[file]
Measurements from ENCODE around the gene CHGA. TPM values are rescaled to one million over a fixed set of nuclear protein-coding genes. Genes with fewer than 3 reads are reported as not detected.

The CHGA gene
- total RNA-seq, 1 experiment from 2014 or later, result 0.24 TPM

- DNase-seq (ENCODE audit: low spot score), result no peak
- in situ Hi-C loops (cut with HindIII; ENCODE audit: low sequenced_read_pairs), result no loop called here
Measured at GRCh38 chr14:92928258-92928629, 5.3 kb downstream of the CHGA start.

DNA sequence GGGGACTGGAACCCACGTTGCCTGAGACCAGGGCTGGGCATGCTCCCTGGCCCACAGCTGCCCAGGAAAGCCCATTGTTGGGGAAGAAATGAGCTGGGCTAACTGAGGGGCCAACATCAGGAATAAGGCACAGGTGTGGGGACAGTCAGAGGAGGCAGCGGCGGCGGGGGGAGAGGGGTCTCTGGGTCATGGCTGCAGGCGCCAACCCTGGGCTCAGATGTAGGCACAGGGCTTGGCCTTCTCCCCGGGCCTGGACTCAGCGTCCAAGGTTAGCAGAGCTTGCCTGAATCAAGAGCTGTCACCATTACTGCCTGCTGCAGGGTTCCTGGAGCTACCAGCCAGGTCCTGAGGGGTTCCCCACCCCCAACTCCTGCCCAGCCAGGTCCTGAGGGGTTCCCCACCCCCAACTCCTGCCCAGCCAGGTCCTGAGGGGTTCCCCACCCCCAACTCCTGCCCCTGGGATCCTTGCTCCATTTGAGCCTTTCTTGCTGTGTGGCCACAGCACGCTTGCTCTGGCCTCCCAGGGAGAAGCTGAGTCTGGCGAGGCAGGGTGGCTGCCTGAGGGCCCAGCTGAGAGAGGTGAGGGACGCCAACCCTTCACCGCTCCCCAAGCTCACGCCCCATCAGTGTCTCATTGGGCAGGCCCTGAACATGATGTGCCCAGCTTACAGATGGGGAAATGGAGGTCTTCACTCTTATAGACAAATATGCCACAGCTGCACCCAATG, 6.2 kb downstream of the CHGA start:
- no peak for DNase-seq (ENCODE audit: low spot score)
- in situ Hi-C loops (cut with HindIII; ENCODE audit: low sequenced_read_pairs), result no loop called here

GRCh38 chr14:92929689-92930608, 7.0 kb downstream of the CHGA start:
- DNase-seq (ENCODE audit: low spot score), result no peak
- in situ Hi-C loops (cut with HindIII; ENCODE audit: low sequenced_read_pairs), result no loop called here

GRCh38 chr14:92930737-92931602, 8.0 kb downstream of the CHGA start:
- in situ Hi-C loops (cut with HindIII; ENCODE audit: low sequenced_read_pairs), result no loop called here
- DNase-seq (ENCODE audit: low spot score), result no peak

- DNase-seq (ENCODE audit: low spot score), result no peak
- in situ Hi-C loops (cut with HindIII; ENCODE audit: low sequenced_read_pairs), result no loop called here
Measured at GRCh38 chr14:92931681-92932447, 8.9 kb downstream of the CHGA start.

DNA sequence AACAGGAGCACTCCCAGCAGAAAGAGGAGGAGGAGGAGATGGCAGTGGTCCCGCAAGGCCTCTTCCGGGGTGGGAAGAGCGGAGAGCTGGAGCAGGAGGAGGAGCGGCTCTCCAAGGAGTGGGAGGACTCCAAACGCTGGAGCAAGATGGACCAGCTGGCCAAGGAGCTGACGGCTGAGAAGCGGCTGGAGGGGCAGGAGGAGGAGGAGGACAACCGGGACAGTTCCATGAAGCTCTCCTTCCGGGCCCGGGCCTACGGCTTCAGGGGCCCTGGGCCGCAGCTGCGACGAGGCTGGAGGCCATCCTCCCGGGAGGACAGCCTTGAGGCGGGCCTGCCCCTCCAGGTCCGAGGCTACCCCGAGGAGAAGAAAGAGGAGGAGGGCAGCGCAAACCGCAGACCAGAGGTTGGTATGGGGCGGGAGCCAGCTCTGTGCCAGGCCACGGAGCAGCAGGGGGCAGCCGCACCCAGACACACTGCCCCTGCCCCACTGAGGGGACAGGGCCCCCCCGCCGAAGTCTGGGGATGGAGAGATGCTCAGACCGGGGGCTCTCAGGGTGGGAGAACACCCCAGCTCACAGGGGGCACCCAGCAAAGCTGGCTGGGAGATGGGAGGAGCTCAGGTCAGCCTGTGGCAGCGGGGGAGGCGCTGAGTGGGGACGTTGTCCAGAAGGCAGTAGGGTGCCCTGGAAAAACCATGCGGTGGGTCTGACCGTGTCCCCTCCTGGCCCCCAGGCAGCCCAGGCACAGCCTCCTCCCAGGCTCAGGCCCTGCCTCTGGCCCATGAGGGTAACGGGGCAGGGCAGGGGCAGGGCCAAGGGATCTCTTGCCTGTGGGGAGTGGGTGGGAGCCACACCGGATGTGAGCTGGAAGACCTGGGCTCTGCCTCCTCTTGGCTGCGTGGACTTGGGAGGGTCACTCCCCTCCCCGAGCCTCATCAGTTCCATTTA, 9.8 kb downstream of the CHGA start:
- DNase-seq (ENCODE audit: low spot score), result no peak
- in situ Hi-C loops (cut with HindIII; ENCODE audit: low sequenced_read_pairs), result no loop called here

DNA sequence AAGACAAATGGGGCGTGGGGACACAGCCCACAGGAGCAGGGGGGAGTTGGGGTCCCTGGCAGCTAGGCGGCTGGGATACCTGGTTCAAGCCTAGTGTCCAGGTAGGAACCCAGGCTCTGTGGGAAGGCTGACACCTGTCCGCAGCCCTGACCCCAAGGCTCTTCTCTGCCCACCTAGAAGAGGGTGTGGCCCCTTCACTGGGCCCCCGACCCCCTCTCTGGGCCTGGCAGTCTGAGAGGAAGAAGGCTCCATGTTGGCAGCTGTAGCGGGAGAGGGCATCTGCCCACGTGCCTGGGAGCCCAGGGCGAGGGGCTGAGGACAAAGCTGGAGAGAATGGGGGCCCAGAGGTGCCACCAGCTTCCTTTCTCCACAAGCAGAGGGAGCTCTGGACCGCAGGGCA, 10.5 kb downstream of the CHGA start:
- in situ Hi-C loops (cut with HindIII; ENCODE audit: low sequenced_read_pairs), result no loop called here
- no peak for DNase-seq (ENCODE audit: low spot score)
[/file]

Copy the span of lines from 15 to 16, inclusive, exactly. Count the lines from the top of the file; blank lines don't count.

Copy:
- DNase-seq (ENCODE audit: low spot score), result no peak

- DNase-seq (ENCODE audit: low spot score), result no peak